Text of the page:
This cute little fellow hopped up on my finger for a better look at me.

Taiwan vows to fight on as WHO fails to even place a vote on Taiwan’s membership on the agenda (The Guardian reports). I don’t feel like kvetching about our incompetent advertizing or unprofessional and disconnected promotion effort. If there is one universal complaint among us DPP-watchers, it is that Taipei simply has no clue about how to deal with the West in its quest for independence and recognition. I must have a thing for lost causes run by incompetents — I’m a Cleveland Browns fan too. Watching Taiwan trying to enter the WHO is like some nightmare replay of watching Sam Rutigliano call an end around to Mike Pruitt on 3rd and 15……maybe the DPP will draft Mike Phipps one of these days…..

So instead of an exasperated post on the WHO issue, here are some pictures of one of my favorite places on the island, Erkunshen fort in Tainan. It’s not particularly amazing as far as forts go, but it reminds me of my childhood visits to forts in the US. And unlike so many historical sites in Taiwan, it is usually uncrowded, and there is no night market-style cacophony of vendors bottling up the street in front of it. It’s just a pleasant, tree-filled site with reminders of the Qing and Japanese colonial periods in Taiwan.

My friend Michael Klein came down to Tainan today on business, so we took the afternoon off to enjoy a seafood lunch and the fort. Erkunshen fort was constructed in 1874 as the Qing tightened their hold over Taiwan. Prior to the 1860s Qing control over Taiwan had been loose — the highlands were not under Qing sovereignty at all — and several Powers had angled for the island. As outside powers started sniffing around, the Qing rulers began incorporating Taiwan more fully into the empire, sending expeditions into the mountains to subdue the aborigines, and constructing fortifications and other monuments to Qing control.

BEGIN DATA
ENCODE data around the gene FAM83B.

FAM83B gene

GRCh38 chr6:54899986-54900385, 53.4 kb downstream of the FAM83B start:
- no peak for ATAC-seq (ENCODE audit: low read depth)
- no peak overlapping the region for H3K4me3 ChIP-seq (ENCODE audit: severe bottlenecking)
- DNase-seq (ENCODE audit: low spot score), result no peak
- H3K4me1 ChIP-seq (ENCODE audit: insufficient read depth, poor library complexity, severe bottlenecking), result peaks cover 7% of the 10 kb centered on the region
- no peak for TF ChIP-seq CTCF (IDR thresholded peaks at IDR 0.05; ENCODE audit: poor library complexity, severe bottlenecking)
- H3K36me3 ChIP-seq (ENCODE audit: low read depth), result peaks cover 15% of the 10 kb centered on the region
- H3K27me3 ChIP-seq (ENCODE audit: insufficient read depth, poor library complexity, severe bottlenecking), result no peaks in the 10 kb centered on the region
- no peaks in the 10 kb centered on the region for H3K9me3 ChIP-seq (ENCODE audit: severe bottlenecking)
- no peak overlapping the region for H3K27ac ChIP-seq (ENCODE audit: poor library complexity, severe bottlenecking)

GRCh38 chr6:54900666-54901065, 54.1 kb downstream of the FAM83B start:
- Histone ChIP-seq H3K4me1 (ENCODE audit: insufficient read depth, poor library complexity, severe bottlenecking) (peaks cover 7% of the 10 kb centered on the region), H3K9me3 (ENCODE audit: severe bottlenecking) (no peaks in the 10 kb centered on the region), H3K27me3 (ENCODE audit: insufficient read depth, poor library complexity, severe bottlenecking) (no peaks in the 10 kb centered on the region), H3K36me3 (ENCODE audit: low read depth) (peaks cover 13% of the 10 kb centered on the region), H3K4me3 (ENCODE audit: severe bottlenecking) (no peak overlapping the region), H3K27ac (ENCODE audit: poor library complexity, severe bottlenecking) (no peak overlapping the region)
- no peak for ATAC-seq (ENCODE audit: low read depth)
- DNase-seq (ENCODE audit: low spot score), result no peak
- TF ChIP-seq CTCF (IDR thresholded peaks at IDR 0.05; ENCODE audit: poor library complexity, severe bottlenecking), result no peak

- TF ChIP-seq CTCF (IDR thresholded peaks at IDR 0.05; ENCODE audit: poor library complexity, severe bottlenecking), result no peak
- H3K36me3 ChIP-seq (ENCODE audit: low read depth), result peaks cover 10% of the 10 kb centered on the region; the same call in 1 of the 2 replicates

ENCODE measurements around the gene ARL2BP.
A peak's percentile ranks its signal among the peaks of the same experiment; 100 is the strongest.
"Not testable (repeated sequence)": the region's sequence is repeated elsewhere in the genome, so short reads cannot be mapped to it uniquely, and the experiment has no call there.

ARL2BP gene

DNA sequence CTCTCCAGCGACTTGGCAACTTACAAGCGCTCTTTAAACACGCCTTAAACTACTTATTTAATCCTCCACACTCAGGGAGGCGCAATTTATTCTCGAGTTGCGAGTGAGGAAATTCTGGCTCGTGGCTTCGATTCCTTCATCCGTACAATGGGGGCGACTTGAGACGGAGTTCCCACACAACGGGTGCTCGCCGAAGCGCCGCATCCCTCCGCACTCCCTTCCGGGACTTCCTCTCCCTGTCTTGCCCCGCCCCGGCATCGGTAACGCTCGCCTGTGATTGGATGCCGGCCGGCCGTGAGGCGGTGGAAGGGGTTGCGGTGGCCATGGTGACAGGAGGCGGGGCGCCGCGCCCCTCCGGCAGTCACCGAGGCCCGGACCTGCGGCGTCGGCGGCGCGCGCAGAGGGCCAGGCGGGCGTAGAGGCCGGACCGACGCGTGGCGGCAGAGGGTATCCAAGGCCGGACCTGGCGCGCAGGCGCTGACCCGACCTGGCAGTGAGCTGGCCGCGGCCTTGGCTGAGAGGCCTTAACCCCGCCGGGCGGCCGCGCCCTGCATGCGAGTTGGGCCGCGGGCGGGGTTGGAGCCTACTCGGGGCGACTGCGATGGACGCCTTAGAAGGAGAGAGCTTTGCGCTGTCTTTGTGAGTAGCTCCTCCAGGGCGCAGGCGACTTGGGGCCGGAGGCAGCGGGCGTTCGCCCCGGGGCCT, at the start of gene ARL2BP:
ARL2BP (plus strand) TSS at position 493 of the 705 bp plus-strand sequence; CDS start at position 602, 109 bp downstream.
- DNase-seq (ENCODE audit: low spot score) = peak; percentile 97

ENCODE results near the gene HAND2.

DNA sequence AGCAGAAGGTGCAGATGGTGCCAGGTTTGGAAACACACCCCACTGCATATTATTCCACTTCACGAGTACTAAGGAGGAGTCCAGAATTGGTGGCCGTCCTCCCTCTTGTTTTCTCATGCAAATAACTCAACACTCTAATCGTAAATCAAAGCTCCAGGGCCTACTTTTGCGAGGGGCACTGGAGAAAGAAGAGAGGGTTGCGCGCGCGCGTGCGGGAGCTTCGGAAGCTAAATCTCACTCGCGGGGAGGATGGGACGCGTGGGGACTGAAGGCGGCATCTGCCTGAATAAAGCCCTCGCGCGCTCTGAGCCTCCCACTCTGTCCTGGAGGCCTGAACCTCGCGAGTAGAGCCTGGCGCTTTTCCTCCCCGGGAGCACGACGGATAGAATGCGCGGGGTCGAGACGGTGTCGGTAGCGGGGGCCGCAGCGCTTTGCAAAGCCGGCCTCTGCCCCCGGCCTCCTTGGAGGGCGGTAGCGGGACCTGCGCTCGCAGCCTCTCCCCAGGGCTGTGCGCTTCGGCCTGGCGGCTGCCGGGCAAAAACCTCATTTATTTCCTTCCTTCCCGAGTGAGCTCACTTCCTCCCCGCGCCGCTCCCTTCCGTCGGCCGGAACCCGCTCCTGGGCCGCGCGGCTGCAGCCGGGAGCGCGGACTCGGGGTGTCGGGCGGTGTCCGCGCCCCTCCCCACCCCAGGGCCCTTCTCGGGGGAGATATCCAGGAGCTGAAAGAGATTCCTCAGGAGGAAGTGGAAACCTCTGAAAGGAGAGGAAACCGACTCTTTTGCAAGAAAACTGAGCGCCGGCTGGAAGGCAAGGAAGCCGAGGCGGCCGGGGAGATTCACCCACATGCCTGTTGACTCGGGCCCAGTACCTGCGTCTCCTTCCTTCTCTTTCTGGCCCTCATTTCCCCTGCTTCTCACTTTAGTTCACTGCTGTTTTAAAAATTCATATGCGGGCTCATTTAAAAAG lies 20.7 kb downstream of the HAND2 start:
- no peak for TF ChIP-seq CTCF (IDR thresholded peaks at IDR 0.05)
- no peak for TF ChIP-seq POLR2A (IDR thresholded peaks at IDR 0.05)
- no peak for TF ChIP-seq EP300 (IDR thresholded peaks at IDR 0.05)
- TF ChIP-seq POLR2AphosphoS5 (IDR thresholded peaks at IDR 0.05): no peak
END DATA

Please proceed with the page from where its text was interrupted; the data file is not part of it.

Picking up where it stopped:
Erkunshen was proposed by a local official, designed by a Frenchman, and supplied with British cannon, 250cm Armstrongs. The original guns had long since disappeared when the 100th anniversary of its construction took place in 1974, so the city put in the replica cannon now visible today at that time. Just one cannon remains from the original complement of the fort. I’d sure like to know how it survived (my son and I went last year too).

A view of the moat.

The grounds are well-kept.

Michael inspects some of the brickwork. We had a lot of fun figuring where the Qing left off and the Japanese work began.

The only real weapon at the fort. The others are all replicas. The barrel is original, but the carriage is a modern reproduction.

Unlike the fake weapons, this one retains its rifling.

Wish I could get great pics of birds like Formosa Birding

There. Wasn’t that better than contemplating yet another failed WHO bid?